If you can afford to plunk down the cash to buy a Lexus — and do it each September for four years running — you're probably not flipping out about sending your kid to college. But even bottomless moneybags hate rip-offs, which is close to the way many renowned American universities come off in Higher Education? How Colleges Are Wasting Our Money and Failing Our Kids — And What We Can Do About It.
The authors — Andrew Hacker, a political science professor at the City University of New York, and Claudia Dreifus, a New York Times contributing writer who teaches at Columbia University — are out to spread itching powder beneath the robes of academe. "The American way of higher education puts a premium on prestige," they opine, "making a fetish of brand names and using price as a guarantor of quality." This $420 billion industry, they write, has proliferated to the tune of 4,352 educational franchises nationwide, yet somewhere during that growth spurt it lost track of its original purpose: "to challenge the minds and imaginations of this nation's young people, to expand their understanding of the world, and thus of themselves."
The question mark in the book's title is designed to cast doubt on the value proposition of today's conventional, and costly, college experience. Many of the book's jabs — at professors who shun teaching, at the "intercollegiate arms race" waged over cushy student amenities such as recreational climbing walls and specialized cafeteria food — are familiar. But Hacker and Dreifus have also done enough new research to fire some jarring blasts at formerly unassailable brands.
Take Princeton. A survey of its Class of 1973 found that not a single alumnus had served in a cabinet or sub-cabinet position, in Congress, as a federal judge, or as a CFO or CEO of any major national company. Or take Harvard, where full professors pull down an average annual salary of $192,600, for which some of them teach only one course per year. The sinking prestige of classroom instruction, claim Hacker and Dreifus, is subverting undergraduate education nationwide. For starters, professors — particularly those who have earned the protective shield of tenure — identify more with far-flung colleagues in their disciplines than they do with the supposed "learning community" in which they are embedded. And these "teachers" — researchers, really — propose increasingly recondite subjects as courses simply because those happen to be the ones they are pursuing for their latest journal article or book.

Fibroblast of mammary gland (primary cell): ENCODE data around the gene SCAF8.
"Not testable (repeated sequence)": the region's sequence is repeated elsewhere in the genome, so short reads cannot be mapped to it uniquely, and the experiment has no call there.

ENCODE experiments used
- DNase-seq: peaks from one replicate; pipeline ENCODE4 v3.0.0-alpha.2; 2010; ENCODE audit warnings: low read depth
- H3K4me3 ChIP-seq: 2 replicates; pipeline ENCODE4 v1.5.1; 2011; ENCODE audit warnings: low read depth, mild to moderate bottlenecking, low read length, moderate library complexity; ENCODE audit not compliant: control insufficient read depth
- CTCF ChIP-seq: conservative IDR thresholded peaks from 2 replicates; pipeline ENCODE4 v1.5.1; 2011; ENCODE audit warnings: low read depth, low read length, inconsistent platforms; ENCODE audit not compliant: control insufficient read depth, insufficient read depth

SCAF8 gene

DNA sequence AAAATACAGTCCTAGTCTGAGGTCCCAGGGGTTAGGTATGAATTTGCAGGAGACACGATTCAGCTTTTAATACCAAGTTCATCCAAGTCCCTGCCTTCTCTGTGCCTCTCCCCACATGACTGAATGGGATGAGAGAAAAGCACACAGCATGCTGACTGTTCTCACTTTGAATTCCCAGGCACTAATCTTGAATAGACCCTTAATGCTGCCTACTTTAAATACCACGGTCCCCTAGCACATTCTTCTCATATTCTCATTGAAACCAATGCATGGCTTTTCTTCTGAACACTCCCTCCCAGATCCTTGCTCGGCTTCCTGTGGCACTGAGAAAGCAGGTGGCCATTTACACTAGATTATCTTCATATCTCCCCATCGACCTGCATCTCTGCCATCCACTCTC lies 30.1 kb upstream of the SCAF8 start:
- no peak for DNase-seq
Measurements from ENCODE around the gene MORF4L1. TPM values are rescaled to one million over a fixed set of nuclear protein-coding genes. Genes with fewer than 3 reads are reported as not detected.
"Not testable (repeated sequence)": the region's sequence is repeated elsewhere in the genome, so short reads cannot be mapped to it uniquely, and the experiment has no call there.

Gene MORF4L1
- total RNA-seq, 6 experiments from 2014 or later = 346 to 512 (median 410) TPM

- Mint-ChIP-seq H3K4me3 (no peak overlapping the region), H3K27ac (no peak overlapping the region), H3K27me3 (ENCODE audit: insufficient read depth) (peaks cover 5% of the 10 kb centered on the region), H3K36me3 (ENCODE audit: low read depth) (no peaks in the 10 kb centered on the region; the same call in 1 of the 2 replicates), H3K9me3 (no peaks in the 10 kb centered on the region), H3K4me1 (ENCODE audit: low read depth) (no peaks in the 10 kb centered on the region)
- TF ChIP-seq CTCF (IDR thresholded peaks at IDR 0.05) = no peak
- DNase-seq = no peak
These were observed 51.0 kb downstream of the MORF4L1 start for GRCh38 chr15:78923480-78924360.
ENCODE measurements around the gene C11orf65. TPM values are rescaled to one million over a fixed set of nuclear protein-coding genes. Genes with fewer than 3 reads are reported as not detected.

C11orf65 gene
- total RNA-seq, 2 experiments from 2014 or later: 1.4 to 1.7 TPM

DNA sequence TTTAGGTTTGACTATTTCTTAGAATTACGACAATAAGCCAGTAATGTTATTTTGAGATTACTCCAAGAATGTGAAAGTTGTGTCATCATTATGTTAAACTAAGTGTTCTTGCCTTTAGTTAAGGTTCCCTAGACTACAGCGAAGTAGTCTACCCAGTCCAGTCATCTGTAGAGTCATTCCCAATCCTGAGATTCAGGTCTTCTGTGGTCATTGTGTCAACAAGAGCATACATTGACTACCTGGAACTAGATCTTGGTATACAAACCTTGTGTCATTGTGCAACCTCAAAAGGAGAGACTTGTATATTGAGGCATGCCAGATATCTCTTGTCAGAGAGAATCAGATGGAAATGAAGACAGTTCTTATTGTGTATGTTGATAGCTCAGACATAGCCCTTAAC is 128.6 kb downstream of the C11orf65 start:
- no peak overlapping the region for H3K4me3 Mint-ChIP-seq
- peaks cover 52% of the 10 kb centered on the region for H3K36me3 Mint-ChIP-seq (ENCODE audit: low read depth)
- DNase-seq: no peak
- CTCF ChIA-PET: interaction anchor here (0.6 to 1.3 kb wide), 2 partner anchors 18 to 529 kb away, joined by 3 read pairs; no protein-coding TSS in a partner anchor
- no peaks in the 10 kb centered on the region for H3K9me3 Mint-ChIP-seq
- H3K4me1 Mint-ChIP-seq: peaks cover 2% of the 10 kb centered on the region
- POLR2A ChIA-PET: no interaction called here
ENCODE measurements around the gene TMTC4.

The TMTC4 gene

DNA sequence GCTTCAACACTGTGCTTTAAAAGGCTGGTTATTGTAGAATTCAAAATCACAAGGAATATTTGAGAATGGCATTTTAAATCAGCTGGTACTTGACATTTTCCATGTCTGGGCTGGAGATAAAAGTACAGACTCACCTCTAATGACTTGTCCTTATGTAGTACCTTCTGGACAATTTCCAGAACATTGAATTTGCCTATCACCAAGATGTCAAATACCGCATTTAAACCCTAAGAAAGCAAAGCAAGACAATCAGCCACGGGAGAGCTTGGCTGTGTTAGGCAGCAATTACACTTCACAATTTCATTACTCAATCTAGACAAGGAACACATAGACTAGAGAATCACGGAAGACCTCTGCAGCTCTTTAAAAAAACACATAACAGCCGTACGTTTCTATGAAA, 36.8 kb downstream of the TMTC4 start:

Higher Education? unearths professors who boast of arbitrarily assigning students too much reading. But when the book describes the "predicament" of college students loath to avail themselves of professors' scanty office hours lest they "waste" the time of great minds, the authors' argument gets hard to swallow. Could Hacker and Dreifus truly be unaware of "helicopter parents," hovering over professors to demand that they lavish more time and attention on their precious charges?
How did college get so pricey? The graduate teaching assistant who’s handling your introductory sociology class might blame it on "the intrinsic nature of a bureaucracy to propagate itself." And she or he would have a legitimate point, for the ratio of campus bureaucrats to students has doubled since 1980. Corporate-executive-style compensation levels for superstar campus presidents have hyperinflated tuition bills, too; Elwood Gordon Gee of Ohio State University, Nicholas Zeppos of Vanderbilt University and Shirley Ann Jackson of Rensselaer Polytechnic Institute all command million-dollar pay packages.
If Hacker and Dreifus were education czars, they would surely reshape the American campus. But some of their ukases hold more water than others:
1) Subordinate pure research to practical teaching. Achieving this goal would benefit the "undergraduate consumer," to be sure, but where would it leave campus-based researchers on track to cure cancer? One of the "off-label uses" for campus research that emerged from the recent BP disaster, for example, came when fistfuls of Gulf-area college professors suddenly began weighing in with oil-containment strategies they had been pursuing as pure research projects for years.
2) Abolish tenure. The authors contend that it no longer serves its original purpose: to safeguard academic freedom. It should therefore be replaced, they say, by five- to seven-year teaching contracts and cash incentives for earlier retirement.
3) Spend less money ginning up football and basketball fever. Risking coming across as killjoy critics of the sports fandom that boosts colleges' visibility (and, in some cases, alumni donations), they ask why squads from Western Kentucky and Vermont, for example, must travel to California to play Stanford in softball.
The true value of a college degree, Higher Education? reminds us, lies in fostering a student's ability to think independently. To that end, the authors profile 11 moderately priced, publicly funded regional colleges that they believe pull this off. If their picks (listed below) are accurate, the most promising future for higher education may reside in a state U. near you.
Arizona State University
The Cooper Union
Evergreen State College
Massachusetts Institute of Technology
Raritan Valley Community College
University of Colorado
University of Maryland, Baltimore County
University of Mississippi
University of Notre Dame
Western Oregon University
Washington, D.C., writer Charlie Clark is a former editor at a higher education association.
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